The boy from the slums of the east end, Arthur Morrison, had risen mainly self-taught, to become one of the most popular authors of his day. He was recognised by is peers through election to the Royal Literary Society, and ‘A Child of the Jago’ went through many reprints, was translated into several languages and, along with ‘Tales of the Mean Streets’ is still in print today.
The Jago was an exaggerated vision of the Old Nichol, the invention of an author of crime novels and tales of east-end poverty who was fed stories by a vicar of some of the most extreme cases he’d known during 10 years in his parish. Father Jay and Arnold Morrison apparently got on very well, and Morrison certainly respected the work that Jay was doing. In 1895 and 1896, when Morrison visited the Old Nichol, much of it had been demolished. Few of the long-time residents remained, and the vast majority of properties were virtually uninhabitable and lived in by squatters. Criminal activity was rife and it wasn’t a safe place – mounted police patrolled at night to protect residents in Bethnal Green and Shoreditch from criminal gangs based in the Old Nichol. Morrison stated that he had been mugged several times during his visits. It was inevitable given the state of the Old Nichol at the time Morrison saw it, and with the information from Father Jay, that ‘A Child of the Jago’ would be so bleak. Although it received acclaim and was a huge bestseller, it opened an angry debate about the condition and portrayal of ‘The Jago’. Great figures of the day, such as H. G. Wells, George Gissing and critic H. D. Traill and former Old Nichol residents and workers, claimed the book vastly exaggerated conditions on the Old Nichol. Father Jay and Arthur Morrison fiercely defended the book.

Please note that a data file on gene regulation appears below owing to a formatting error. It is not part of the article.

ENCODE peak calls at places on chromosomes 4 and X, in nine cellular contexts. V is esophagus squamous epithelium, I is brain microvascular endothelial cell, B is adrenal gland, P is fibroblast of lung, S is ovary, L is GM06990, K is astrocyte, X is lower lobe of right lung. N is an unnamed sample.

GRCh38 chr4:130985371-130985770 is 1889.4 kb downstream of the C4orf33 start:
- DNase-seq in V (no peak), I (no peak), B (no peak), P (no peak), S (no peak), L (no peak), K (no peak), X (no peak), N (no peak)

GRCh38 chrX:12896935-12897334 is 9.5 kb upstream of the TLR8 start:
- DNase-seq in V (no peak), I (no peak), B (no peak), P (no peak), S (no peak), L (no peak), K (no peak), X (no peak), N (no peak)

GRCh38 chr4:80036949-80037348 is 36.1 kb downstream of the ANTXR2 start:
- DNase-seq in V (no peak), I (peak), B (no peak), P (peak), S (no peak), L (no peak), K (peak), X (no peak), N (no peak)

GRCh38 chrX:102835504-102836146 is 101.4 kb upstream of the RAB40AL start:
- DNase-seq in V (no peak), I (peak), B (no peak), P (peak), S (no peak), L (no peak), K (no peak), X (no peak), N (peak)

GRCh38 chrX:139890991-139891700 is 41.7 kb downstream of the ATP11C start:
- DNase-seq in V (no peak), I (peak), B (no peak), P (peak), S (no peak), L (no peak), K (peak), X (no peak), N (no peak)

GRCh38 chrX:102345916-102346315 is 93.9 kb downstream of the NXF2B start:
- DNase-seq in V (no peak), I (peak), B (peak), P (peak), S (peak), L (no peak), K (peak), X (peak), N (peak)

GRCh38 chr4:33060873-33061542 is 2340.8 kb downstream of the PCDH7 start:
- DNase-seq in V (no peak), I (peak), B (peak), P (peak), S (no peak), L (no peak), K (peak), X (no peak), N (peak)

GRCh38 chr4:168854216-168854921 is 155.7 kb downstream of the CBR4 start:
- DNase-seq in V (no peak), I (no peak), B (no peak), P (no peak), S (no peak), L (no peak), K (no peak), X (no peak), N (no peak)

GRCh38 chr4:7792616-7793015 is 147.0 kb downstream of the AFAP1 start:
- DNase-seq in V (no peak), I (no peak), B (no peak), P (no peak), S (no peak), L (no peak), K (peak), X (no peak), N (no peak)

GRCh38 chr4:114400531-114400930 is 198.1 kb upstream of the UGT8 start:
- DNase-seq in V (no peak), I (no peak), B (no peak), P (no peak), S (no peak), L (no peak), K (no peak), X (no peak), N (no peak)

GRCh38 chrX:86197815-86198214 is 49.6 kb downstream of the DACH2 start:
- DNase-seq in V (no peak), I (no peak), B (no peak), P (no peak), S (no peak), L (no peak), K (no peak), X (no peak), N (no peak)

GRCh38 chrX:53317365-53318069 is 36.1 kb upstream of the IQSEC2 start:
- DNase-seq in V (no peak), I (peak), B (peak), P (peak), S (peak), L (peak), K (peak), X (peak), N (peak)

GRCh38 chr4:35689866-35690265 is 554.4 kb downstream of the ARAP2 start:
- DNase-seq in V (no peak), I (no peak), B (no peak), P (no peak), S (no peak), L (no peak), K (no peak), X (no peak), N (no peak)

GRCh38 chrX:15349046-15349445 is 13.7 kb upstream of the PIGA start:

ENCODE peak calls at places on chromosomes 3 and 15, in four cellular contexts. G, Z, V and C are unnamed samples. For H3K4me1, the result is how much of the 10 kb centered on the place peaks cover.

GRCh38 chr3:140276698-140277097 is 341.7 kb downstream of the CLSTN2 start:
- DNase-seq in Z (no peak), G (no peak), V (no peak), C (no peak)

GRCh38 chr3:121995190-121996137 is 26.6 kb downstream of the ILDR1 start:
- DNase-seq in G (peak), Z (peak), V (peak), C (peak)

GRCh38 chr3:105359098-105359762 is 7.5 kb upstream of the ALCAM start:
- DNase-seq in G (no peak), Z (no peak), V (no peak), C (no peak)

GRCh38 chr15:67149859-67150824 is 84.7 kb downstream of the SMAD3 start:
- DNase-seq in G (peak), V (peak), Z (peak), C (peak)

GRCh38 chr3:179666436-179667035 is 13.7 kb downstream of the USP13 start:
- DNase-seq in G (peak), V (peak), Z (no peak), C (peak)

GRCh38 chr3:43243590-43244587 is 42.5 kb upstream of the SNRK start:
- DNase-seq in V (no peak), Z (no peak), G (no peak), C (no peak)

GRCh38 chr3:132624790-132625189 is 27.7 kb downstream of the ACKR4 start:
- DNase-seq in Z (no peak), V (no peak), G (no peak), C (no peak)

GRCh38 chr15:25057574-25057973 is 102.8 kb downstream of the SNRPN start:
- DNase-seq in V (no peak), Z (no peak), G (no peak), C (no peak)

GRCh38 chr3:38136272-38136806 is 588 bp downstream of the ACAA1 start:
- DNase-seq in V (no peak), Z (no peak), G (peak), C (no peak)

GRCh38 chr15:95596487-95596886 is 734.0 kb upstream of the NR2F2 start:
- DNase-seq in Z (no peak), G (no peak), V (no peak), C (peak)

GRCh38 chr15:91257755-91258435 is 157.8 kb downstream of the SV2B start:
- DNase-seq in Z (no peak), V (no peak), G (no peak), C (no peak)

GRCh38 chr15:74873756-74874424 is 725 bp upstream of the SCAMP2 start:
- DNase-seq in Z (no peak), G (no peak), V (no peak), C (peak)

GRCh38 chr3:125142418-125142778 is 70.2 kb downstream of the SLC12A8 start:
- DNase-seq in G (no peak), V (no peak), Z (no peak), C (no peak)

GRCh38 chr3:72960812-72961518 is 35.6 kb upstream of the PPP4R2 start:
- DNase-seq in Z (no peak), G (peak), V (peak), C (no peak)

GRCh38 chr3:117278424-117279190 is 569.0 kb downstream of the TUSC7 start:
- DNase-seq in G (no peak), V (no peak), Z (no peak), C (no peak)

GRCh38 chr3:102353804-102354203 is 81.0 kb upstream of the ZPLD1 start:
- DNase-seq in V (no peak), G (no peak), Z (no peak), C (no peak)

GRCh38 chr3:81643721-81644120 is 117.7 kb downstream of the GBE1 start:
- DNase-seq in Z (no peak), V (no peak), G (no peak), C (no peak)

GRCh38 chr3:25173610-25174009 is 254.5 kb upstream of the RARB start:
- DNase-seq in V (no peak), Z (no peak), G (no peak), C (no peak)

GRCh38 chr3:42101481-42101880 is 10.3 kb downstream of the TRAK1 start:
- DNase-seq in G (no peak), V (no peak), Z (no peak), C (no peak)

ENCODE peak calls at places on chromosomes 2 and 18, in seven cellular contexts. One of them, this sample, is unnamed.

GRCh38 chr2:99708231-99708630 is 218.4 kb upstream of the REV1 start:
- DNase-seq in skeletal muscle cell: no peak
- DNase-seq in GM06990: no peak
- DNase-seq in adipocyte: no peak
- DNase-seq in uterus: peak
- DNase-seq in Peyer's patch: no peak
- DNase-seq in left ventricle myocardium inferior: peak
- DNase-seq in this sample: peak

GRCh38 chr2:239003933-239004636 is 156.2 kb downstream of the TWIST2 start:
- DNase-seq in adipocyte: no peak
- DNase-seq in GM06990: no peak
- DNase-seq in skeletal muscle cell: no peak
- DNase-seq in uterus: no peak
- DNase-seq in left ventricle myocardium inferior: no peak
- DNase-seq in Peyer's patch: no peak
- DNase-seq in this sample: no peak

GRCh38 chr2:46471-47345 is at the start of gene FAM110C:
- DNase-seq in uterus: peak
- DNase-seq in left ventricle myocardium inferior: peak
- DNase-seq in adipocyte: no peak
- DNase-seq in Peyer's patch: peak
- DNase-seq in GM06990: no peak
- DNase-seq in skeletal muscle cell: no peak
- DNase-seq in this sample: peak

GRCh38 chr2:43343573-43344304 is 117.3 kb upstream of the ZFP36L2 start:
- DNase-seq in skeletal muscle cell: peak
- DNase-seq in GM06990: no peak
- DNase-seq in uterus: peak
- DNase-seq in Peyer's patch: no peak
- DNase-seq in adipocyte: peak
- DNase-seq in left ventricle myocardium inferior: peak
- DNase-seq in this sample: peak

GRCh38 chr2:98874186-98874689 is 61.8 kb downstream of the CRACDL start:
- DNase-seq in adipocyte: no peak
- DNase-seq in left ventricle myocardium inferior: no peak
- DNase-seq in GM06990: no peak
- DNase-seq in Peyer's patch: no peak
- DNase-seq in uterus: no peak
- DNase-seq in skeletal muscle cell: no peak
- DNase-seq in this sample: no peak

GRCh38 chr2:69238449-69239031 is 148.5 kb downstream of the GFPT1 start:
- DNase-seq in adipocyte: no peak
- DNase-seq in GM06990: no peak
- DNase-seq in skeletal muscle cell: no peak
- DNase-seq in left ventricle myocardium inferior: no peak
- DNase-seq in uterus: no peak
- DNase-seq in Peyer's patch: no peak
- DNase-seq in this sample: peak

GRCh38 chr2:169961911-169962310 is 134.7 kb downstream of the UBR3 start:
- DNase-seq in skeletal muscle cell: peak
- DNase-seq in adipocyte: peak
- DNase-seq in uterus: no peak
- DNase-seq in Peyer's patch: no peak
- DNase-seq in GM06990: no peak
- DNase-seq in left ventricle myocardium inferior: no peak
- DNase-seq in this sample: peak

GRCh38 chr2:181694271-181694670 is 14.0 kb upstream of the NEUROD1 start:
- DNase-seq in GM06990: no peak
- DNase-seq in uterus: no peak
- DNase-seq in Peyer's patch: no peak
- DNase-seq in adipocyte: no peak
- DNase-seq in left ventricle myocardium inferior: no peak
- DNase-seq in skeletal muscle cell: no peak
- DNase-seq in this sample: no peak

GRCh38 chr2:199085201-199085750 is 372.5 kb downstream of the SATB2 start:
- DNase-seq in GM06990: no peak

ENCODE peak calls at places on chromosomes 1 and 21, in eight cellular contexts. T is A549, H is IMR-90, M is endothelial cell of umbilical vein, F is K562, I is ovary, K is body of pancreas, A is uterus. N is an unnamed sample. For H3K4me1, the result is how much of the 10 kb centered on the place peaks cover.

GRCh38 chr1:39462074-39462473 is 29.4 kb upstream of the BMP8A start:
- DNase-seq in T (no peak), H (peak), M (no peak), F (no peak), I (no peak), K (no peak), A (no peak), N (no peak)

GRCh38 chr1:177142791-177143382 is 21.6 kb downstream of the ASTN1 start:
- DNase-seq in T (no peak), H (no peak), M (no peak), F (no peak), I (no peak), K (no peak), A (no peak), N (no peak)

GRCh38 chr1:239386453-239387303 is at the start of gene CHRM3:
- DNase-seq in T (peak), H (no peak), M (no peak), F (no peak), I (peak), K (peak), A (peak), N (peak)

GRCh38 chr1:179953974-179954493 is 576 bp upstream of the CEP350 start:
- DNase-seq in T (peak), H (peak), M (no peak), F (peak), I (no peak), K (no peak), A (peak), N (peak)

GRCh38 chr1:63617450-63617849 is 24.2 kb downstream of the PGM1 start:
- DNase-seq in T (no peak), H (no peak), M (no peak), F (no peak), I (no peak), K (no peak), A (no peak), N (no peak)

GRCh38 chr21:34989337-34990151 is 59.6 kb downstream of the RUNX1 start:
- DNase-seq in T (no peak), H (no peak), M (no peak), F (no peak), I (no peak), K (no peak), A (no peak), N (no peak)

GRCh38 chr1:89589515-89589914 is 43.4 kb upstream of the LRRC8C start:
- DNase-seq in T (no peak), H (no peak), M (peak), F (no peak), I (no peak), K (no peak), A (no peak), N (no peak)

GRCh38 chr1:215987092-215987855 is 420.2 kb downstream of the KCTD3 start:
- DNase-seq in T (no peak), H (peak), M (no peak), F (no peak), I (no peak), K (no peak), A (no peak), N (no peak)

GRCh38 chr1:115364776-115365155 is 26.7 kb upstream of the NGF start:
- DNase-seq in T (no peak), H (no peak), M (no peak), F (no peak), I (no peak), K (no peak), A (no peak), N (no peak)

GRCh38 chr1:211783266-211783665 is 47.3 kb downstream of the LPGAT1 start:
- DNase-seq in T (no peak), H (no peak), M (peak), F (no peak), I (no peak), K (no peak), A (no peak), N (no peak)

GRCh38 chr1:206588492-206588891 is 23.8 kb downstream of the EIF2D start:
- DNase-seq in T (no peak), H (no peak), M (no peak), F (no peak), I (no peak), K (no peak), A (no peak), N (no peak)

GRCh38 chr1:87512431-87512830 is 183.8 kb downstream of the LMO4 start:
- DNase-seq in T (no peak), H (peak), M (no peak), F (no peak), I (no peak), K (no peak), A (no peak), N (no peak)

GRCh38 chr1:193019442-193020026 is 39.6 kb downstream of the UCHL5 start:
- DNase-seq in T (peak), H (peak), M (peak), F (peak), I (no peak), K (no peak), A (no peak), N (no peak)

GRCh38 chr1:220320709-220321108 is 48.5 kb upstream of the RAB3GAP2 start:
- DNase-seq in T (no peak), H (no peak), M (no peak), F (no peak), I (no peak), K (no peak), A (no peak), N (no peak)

To this day ‘A Child of the Jago’ is seen as a representation of the Old Nichol, that life was really was as bleak and violent as portrayed. At such distance and with so few contemporary written records by residents we probably will never know the truth. The Jago was, after all, a fiction, whilst the Old Nichol had been home to more than 5,000 and amongst the population there were, no doubt, some criminals. Prostitution, illegal gambling, dog- and cock-fighting certainly took place in some courts, but between 1885 and 1895 there was only one murder committed. Petty crime was rife, as with few alternatives shop lifting and picking pockets for a few coins would mean the difference between a reasonable meal or another day of virtual starvation. Aggression and domestic violence was relatively common, no doubt aggravated by the living conditions and the stress poverty inevitably caused. Charles Booth’s investigations in the Old Nichol in the 1880s and 1890s showed there was indeed some severe poverty, but that most residents were respectably employed although mostly very poorly paid.
The dull reality is that the Old Nichol was just like many other poor districts, a mixture of good and bad people making the best of their lot. Living conditions were indeed extremely bad with endemic poor health, few educational opportunities and a dearth of employment choices, but violent crime and gangs were not commonplace. But dull reality doesn’t sell novels.
Peter Miles – Introduction to the Everyman 1996 Edition, ‘A Child of the Jago’
Sarah Wise – The Blackest Streets
The Dictionary of National Biography
Art in the Blood – Website
Tower Hamlets History Online/
East London History Society – website
© Boundary Estate Community Launderette 2010